Brotherhood of Golarion


Round 2: Create a new organization

Grand Lodge RPG Superstar 2015 Top 32, RPG Superstar 2012 Top 32 , Marathon Voter Season 6, Dedicated Voter Season 7, Dedicated Voter Season 8 aka Jiggy

Brotherhood of Golarion
Alignment: CN
Headquarters: None
Leader: Varies by cell
Structure: Loose coalition of like-minded activists
Scope: Global
Resources: Varies by cell, ranging from single individuals to large estates.
In the River Kingdoms, rulers and borders change constantly. Amid the tumultuous history of the region, a merchant named Antalac once witnessed a failed alliance between two neighboring territories which resulted in open conflict. Both sides were devastated, but to Antalac's surprise, the peoples of the two territories rose up to form a single, united land – one stronger than either of its predecessors. Although the new nation eventually met an obscure end, an idea had been planted: break down the old order and raise unity from the rubble. Antalac began recruiting cohorts, and the Brotherhood of Golarion was formed.
Structure and Leadership
The Brotherhood is an informal group, its founder long since dead. Some cells are rag-tag groups of a dozen or fewer individuals working together, while others have their own hierarchies ranging from a noble at the top to bottom-rung servants who may not even know to what they contribute. Despite this variety, however, the Brothers see themselves as united in spirit and therefore cooperate whenever possible. They do their best to communicate and coordinate their efforts – larger cells will often financially aid and support smaller groups, and in return those groups will accept missions from the sponsoring cells.
Goals
The ultimate goal of the Brotherhood is global unity. Seeing the nations of Golarion as no different than the fleeting River Kingdoms and believing that traditional political structures are inevitably doomed to failure anyway, they aim to hasten the process. Once that is accomplished, they believe a new, unified government will rise naturally from the ashes. The Brotherhood of Golarion seeks to shake national borders by any means available – sabotaging peace talks, undermining trade associations, and so forth – all in the interest of replacing fallen kingdoms with a single, stronger order.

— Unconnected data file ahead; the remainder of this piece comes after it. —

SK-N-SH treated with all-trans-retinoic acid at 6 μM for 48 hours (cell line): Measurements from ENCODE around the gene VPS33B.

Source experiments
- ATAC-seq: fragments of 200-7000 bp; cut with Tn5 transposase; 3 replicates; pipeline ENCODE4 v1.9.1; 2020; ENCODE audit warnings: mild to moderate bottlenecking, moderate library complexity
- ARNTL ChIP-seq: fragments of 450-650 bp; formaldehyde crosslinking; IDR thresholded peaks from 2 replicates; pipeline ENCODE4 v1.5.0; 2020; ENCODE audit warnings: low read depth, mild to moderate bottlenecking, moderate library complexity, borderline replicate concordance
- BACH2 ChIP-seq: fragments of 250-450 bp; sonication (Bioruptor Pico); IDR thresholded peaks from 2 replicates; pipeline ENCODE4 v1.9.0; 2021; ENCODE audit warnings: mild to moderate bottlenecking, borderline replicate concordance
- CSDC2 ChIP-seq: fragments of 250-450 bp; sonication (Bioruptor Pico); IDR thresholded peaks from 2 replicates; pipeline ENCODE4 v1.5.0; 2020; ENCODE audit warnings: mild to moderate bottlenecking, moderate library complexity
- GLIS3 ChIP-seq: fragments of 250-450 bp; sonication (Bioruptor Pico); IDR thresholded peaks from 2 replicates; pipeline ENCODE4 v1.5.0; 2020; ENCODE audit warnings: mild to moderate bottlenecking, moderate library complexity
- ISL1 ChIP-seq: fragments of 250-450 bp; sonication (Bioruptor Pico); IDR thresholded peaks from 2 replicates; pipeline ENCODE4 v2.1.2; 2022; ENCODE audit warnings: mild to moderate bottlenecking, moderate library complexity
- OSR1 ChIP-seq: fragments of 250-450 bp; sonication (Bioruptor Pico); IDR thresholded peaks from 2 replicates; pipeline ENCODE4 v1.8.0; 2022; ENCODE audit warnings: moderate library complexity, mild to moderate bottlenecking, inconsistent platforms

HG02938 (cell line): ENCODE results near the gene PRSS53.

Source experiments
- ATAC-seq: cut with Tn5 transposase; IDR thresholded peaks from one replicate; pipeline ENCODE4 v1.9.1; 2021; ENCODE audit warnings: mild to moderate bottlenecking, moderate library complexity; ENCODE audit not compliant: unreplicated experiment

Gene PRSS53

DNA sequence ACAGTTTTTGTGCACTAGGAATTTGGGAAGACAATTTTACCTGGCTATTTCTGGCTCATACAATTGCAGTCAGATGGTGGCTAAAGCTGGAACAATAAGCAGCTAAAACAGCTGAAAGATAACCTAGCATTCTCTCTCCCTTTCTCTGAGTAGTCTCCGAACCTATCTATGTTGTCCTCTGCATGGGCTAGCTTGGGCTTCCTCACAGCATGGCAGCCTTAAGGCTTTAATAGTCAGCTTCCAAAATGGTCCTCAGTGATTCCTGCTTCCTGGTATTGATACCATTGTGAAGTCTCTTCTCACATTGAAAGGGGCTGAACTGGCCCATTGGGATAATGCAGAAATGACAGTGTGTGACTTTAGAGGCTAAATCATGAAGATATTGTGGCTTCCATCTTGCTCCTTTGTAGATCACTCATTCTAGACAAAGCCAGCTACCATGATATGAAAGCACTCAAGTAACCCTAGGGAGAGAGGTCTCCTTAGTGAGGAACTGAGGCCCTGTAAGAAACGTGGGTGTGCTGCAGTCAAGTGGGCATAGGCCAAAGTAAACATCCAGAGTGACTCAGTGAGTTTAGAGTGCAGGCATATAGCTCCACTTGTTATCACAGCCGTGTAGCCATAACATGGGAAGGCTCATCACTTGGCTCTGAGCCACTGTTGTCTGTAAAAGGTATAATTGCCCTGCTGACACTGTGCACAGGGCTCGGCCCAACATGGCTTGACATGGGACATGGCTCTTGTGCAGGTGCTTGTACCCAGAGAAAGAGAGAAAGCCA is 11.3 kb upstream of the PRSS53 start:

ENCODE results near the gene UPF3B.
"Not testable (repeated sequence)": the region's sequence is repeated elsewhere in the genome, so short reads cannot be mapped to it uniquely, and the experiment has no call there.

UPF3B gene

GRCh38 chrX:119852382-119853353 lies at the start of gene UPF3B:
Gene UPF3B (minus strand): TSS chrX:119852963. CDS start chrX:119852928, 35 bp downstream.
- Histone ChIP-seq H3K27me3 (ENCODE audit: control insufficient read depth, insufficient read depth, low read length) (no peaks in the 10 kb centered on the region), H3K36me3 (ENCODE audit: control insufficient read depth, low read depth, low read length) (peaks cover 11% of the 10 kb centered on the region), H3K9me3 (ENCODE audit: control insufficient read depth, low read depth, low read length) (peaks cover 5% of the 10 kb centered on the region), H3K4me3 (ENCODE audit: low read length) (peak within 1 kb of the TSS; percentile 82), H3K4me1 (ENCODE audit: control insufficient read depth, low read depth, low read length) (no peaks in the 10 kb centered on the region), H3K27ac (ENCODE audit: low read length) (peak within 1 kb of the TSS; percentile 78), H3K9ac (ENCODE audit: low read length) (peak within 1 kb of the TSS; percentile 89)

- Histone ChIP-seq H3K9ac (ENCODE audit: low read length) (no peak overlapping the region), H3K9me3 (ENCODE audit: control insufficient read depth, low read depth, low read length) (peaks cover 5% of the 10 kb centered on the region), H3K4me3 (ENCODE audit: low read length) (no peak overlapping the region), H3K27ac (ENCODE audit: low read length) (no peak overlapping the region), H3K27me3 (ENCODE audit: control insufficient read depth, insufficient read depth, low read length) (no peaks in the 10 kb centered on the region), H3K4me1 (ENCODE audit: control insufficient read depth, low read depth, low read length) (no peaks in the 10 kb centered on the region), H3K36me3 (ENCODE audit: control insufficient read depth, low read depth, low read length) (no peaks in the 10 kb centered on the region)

Public Perception
Impressions of the Brotherhood vary widely. Some folk are entirely unaware of them (instead seeing what they think are unrelated acts of terrorism), some see a tiny group of malcontents with delusions of grandeur, and others see yet another political faction seeking to grab power for itself. Although the Brotherhood is not yet large or influential enough to raise general concern, it is nonetheless viewed negatively due to its disruptive methods.

Legendary Games, Necromancer Games

Jacob, welcome to Round 2!

What you are getting from me in this critique: This round is all about conflict and story. I think the best organizations create interesting and compelling groups that will come into conflict with the PCs. My comments, and my recommendation, will focus on how well you do that. My comments will also focus on writing and use of your allotted content in achieving your goals. What you won't get from me: I don't have the total Golarion-fu that Neil and Sean do, so I will leave to them whether you got the nitty gritty details of some of the setting stuff to them (though apparently I did have enough Golarion-fu to know its Pharasmin not Pharasmian, you know who you are).

So here we go!

Initial Impression: A bunch of New World Order “United Golarion”-style activists with the most generic name in the round

Concept (name, title, is it an organization?, overall design choices, is the organization and antagonist and does it create direct conflict for the PCs?, playability): C-
Really? People united for world peace and unity? That’s your Superstar antagonist organization? I’m not anti-peace. Heck, I’m all for it. But the rules of the round said to design an organization that, even if not villainous, is at least an antagonist for the PCs. Sabotage peace talks? What, are they going to protest while the PCs broker some border alliance? Pacifists can be antagonists, but there is not really anything in your submission to tell us that. And peace-nicks, in a twisted way, can become terrorists in support of their imagined new world order, but again that isn’t what you’ve give us either. And on top of that, the “Brotherhood of Golarion” is just flat not a good name.